The truth is, there are countless skeletons is Ms Clinton’s innumerable closets — and it looks like at least some conservative outlets are going to refuse to let Hillary escape the kind of scrutiny Obama was (to the media’s everlasting shame) never made to endure.

Good on them.  And, yet again, a university proves that it is the bailiwick of the progressive hive mind and as such, one of the most anti-intellectual spaces on the planet.  Which I can write here, but were I to say it there, I’d have to get a permit, then stand inside a free speech zone to do so, no doubt.

(h/t sdferr)

Posted by Jeff G. @ 10:24am
22 comments | Trackback

Comments (22)

  1. The WFB’s lawyer responds to the UofA library.

    h/t Treacher

  2. I’m not outraged that she defended a child rapist (even the devil needs a defender). However, I AM outraged that Hillary apparently laughed about it on the tapes.

  3. Mrs. Hillary Clinton has a heart of gold, so hands off you rat-bastards. Especially in public.

    Gov. Scott Walker, on the other hand, is a black-hearted racist of the worst sort, so what say someone institute a star-chamber to get to the bottom of his long career of lawlessness and hate?

  4. John Bradley

    That letter is a thing of beauty. I look forward to the subsequent walk-back & groveling from U of A.

  5. The laughter may have been uncomfortable, or nervous, etc.

    I don’t think it much of a damning story. I think most lawyers have ice water in their veins.

  6. I look forward to the subsequent walk-back & groveling from U of A.

    Wouldn’t you expect a period of obstinate footstamping and defiance to intervene Darleen? Heck, any early acquiescence can only be entirely out of proper character, surely.

  7. sdferr

    You’re right. Must have the requisite hurrummphing and headshaking.

    It would be nice that said WFB journalists were at the library right now asking for research access with a videocam rolling.

  8. And then the said materials will mysteriously have disappeared, poof!, like emails on a crashed&trashed hard-drive.

  9. I could be mistaken, but do seem to recollect a sort of declaration of a willingness to indulge in what we might term an underhandedness in reporting by Continetti when he first formed the WFB, modeling his organization along the lines long demonstrated by leftist publications as just an ordinary course of business. Hitting hard and below the belt, so to speak. Not that Mrs. Hillary actually has nuts to hit, mind.

  10. like emails on a crashed&trashed hard-drive

    What really irks me is that meme is wrong from the start. A hard drive crash doesn’t affect ANY emails. Emails live on the email server. Period. You *may* save select ones to your harddrive, but all your emails live on servers & the server backup systems.

    argh

  11. I disagree what Hillary says on those tapes is not a story. She promotes herself at the expense of her former client. She is rather cavalier about representing who she deems a “guilty” man over a 12 year old rape victim.

    I do not fault her for doing her job as criminal defense counsel (or taking the case). But she made this a story by doing the interview with Esquire. And she probably violated attorney client privilege (I doubt she got a sign off from her client to do it).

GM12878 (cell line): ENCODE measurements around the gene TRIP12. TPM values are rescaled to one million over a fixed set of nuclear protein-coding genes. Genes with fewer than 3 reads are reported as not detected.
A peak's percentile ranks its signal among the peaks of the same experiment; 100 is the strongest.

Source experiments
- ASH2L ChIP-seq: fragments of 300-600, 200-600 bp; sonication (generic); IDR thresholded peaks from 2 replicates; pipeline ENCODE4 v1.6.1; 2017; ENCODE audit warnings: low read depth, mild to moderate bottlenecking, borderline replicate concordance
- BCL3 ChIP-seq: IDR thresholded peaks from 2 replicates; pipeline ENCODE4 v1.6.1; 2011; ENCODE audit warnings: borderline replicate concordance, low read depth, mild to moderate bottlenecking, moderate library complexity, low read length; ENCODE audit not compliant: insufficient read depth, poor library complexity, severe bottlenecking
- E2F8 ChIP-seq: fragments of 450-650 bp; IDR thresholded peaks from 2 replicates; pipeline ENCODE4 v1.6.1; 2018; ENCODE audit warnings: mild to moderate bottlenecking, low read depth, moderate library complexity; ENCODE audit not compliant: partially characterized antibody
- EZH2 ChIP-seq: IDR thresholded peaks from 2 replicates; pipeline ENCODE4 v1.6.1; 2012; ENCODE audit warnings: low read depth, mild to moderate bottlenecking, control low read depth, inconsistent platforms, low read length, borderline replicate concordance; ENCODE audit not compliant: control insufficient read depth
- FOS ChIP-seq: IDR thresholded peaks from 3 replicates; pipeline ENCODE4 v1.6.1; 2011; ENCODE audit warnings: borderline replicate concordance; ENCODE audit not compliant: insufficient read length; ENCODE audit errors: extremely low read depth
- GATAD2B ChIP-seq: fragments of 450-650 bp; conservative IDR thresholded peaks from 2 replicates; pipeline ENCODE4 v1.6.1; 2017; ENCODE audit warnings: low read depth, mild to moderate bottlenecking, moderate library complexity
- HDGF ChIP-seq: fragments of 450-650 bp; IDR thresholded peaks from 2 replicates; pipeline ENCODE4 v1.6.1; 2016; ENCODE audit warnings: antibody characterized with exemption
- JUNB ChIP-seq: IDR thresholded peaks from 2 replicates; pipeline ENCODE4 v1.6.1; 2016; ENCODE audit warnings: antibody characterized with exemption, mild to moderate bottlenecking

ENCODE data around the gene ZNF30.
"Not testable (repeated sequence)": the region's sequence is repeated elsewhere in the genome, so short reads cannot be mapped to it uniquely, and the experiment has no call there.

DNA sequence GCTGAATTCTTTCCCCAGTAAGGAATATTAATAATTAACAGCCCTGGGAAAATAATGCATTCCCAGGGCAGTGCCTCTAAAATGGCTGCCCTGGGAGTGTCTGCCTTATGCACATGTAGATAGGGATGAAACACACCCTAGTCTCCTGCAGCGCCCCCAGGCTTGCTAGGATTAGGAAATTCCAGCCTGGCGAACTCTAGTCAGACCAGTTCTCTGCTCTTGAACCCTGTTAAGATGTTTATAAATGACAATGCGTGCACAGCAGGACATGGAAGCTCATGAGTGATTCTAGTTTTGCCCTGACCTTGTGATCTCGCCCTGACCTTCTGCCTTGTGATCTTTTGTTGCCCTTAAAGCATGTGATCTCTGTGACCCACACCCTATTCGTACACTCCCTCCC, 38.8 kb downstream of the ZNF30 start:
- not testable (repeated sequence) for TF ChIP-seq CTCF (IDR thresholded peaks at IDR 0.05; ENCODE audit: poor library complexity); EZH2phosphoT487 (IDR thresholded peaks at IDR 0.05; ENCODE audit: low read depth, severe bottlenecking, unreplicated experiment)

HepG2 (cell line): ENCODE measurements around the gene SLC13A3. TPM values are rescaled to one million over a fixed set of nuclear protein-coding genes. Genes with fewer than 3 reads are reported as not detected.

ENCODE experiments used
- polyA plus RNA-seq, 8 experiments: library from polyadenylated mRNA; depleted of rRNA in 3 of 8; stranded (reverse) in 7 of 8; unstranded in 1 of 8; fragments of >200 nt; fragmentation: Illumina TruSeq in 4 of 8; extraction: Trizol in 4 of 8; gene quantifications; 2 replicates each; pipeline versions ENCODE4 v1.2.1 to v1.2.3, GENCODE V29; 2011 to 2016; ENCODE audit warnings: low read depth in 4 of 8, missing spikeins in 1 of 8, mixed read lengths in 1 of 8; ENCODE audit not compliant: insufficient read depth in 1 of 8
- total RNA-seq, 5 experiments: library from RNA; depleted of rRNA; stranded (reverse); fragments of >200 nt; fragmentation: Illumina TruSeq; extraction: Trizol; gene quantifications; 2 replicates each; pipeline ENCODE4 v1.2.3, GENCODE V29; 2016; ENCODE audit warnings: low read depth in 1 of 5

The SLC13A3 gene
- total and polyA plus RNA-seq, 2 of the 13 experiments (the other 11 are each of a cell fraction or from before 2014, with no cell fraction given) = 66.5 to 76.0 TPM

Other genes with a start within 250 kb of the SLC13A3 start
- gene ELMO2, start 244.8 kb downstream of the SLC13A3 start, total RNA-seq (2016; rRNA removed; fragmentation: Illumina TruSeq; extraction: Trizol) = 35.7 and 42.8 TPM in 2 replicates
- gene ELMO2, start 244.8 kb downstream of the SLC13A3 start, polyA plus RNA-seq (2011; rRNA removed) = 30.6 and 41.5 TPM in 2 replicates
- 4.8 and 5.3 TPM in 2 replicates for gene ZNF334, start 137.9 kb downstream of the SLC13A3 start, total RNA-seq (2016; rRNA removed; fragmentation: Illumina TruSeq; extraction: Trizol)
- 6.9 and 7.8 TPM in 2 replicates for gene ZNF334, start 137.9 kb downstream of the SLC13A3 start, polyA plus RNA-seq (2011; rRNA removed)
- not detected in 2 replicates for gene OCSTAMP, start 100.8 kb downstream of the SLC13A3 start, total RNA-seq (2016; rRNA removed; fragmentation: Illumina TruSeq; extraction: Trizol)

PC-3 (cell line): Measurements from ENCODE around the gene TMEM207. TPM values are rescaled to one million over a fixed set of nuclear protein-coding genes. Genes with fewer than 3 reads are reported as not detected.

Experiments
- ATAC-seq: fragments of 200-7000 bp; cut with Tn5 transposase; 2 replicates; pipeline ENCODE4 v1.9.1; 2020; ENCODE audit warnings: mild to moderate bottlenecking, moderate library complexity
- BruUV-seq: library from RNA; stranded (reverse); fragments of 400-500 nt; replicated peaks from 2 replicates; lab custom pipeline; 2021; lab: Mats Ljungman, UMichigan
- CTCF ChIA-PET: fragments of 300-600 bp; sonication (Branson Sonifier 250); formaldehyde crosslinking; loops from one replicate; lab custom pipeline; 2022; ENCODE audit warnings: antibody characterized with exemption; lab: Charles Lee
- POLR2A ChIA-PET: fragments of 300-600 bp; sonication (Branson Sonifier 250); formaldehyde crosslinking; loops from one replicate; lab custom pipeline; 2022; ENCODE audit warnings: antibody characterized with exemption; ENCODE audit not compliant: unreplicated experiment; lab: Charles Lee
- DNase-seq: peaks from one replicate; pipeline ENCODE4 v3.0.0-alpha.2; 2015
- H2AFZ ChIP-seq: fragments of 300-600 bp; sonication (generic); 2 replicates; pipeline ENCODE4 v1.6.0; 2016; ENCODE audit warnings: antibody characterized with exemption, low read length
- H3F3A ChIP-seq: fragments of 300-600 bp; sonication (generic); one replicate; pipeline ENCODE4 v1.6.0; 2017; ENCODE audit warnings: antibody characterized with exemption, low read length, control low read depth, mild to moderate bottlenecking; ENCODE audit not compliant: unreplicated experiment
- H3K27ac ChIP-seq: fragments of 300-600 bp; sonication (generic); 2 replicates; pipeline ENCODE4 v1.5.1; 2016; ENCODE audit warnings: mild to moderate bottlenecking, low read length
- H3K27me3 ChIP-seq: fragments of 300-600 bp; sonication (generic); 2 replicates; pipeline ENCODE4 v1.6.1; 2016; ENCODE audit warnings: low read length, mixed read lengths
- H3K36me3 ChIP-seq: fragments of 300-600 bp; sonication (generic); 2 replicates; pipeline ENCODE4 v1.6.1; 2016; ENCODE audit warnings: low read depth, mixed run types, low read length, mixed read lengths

And as I noted last week, attorney client privilege survives death.

  12. But only for 6 months or so on the server backups and then only those that have not been downloaded to your own hard-drive because of the 500 meg limit.

    It is a policy designed to cover up things.

  13. 6 months? SIX MONTHS??

    WTF…

  14. “a violation of the First Amendment?” – Yes, a public school is considered a level of goverment and the 1st Amendment has been incorporated by the 14th as against states (but that’s a subject for another day).

    “I think most lawyers have ice water in their veins.” – Watch it, bub. That’s ice vodka.

    Signed,
    Proud Holder of a “C” in ConLaw.

  15. On the subject of “how lawyers do” [things], would FBI Director James Comey qualify as a lawyer? He “do” with a shrug, evidently, a manifestly incurious shrug when it comes to investigation of possible serious law-breaking by IRS personnel.

    What’s that “I” stand for in FBI, again? Is it “ignerence”, whether willful or otherwise?

  16. Y’all see the new Palestinian three-finger gesture? It’s made to celebrate the capture of those three Jew kids a few days ago. It’s being taught to little Palistinian children, so’s they can learn to count to three the kidnapped 16 year olds and remind the Jews how little regard for Jew life Palestinians retain. Nice, right?

  17. Much of a defense is not necessarily to have your client declared “not guilty” but, to make sure that they get only the punishment that fits the crime the prosecution can prove.

  18. That would be the Federal Bureau of Incuriosity, sdferr.
    Yup, it’s in Webster’s.

  19. But only for 6 months or so on the server backups and then only those that have not been downloaded to your own hard-drive because of the 500 meg limit.

    However, if the average small business owner operates under that policy, they will be in violation of numerous federal tax statutes, and lose any chance of walking away from an audit with more than the change in their pocket. Not even a bus pass.

  20. When I first read that headline without my glasses on, I thought it said “Clinton Donor Bans Bacon From University of Arkansas Archives.”

  21. Banning Bacon…from anywhere, would be a travesty.

  22. I think most lawyers have ice water in their veins.

    The medical term for that is sociopathy.